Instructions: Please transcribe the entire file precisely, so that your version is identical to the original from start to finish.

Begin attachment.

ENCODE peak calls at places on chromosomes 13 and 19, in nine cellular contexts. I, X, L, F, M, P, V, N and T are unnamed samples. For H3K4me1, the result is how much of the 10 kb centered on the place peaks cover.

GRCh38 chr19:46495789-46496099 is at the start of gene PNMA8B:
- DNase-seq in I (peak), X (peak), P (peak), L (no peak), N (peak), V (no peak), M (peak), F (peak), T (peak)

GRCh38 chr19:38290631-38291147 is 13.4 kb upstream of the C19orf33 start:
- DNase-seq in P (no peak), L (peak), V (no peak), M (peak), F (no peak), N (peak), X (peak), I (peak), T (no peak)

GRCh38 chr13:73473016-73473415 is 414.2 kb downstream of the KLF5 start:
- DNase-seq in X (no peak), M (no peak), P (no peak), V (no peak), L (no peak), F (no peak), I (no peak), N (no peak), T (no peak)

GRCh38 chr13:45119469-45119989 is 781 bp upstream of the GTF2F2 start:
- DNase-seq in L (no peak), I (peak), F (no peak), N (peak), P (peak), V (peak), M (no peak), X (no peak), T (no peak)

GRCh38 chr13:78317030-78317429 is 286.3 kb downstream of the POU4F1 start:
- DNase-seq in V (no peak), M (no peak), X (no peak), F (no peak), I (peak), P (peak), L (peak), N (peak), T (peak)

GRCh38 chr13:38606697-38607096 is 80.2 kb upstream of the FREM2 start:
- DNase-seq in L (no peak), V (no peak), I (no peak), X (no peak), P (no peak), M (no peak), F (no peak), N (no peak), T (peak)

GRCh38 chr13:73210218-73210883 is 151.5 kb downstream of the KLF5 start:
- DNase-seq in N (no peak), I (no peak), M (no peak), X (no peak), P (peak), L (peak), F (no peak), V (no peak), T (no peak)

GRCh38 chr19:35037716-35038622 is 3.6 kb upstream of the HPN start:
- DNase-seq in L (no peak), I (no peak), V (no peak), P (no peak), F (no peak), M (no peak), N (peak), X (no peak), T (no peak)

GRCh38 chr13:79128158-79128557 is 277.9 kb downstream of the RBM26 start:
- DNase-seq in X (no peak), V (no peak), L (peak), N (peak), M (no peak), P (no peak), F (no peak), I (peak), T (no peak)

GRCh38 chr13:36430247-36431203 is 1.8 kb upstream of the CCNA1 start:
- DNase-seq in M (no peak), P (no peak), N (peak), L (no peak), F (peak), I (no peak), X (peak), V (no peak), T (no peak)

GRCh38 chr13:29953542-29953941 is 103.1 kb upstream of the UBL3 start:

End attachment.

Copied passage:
ENCODE peak calls at places on chromosomes 13 and 19, in nine cellular contexts. I, X, L, F, M, P, V, N and T are unnamed samples. For H3K4me1, the result is how much of the 10 kb centered on the place peaks cover.

GRCh38 chr19:46495789-46496099 is at the start of gene PNMA8B:
- DNase-seq in I (peak), X (peak), P (peak), L (no peak), N (peak), V (no peak), M (peak), F (peak), T (peak)

GRCh38 chr19:38290631-38291147 is 13.4 kb upstream of the C19orf33 start:
- DNase-seq in P (no peak), L (peak), V (no peak), M (peak), F (no peak), N (peak), X (peak), I (peak), T (no peak)

GRCh38 chr13:73473016-73473415 is 414.2 kb downstream of the KLF5 start:
- DNase-seq in X (no peak), M (no peak), P (no peak), V (no peak), L (no peak), F (no peak), I (no peak), N (no peak), T (no peak)

GRCh38 chr13:45119469-45119989 is 781 bp upstream of the GTF2F2 start:
- DNase-seq in L (no peak), I (peak), F (no peak), N (peak), P (peak), V (peak), M (no peak), X (no peak), T (no peak)

GRCh38 chr13:78317030-78317429 is 286.3 kb downstream of the POU4F1 start:
- DNase-seq in V (no peak), M (no peak), X (no peak), F (no peak), I (peak), P (peak), L (peak), N (peak), T (peak)

GRCh38 chr13:38606697-38607096 is 80.2 kb upstream of the FREM2 start:
- DNase-seq in L (no peak), V (no peak), I (no peak), X (no peak), P (no peak), M (no peak), F (no peak), N (no peak), T (peak)

GRCh38 chr13:73210218-73210883 is 151.5 kb downstream of the KLF5 start:
- DNase-seq in N (no peak), I (no peak), M (no peak), X (no peak), P (peak), L (peak), F (no peak), V (no peak), T (no peak)

GRCh38 chr19:35037716-35038622 is 3.6 kb upstream of the HPN start:
- DNase-seq in L (no peak), I (no peak), V (no peak), P (no peak), F (no peak), M (no peak), N (peak), X (no peak), T (no peak)

GRCh38 chr13:79128158-79128557 is 277.9 kb downstream of the RBM26 start:
- DNase-seq in X (no peak), V (no peak), L (peak), N (peak), M (no peak), P (no peak), F (no peak), I (peak), T (no peak)

GRCh38 chr13:36430247-36431203 is 1.8 kb upstream of the CCNA1 start:
- DNase-seq in M (no peak), P (no peak), N (peak), L (no peak), F (peak), I (no peak), X (peak), V (no peak), T (no peak)

GRCh38 chr13:29953542-29953941 is 103.1 kb upstream of the UBL3 start: